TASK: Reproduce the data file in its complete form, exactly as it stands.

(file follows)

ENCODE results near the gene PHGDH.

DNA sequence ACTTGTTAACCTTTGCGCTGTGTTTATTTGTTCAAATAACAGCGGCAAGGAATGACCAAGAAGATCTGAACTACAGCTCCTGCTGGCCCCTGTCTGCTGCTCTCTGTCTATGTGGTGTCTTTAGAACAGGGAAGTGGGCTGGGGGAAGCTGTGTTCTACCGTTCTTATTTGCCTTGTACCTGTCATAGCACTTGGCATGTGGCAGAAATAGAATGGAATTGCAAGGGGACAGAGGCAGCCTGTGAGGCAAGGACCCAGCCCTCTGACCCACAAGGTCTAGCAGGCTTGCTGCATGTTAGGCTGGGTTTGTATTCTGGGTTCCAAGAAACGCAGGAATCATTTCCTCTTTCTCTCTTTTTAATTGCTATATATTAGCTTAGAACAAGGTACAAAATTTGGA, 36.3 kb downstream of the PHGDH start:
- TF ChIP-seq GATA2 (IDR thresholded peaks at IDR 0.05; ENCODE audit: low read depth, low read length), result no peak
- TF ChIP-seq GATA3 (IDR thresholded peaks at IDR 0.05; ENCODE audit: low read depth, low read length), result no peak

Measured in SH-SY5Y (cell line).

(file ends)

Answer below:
ENCODE results near the gene PHGDH.

DNA sequence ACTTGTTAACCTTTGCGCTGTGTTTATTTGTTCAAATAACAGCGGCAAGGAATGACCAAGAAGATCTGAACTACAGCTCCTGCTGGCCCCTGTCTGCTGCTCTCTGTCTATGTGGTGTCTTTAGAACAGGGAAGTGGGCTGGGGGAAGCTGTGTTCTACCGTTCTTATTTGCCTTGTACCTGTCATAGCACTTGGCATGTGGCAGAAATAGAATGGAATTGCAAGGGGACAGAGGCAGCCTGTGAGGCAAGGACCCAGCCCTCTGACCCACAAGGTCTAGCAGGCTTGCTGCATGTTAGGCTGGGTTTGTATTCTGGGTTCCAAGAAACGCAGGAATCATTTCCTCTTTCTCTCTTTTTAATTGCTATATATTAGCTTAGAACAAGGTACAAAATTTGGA, 36.3 kb downstream of the PHGDH start:
- TF ChIP-seq GATA2 (IDR thresholded peaks at IDR 0.05; ENCODE audit: low read depth, low read length), result no peak
- TF ChIP-seq GATA3 (IDR thresholded peaks at IDR 0.05; ENCODE audit: low read depth, low read length), result no peak

Measured in SH-SY5Y (cell line).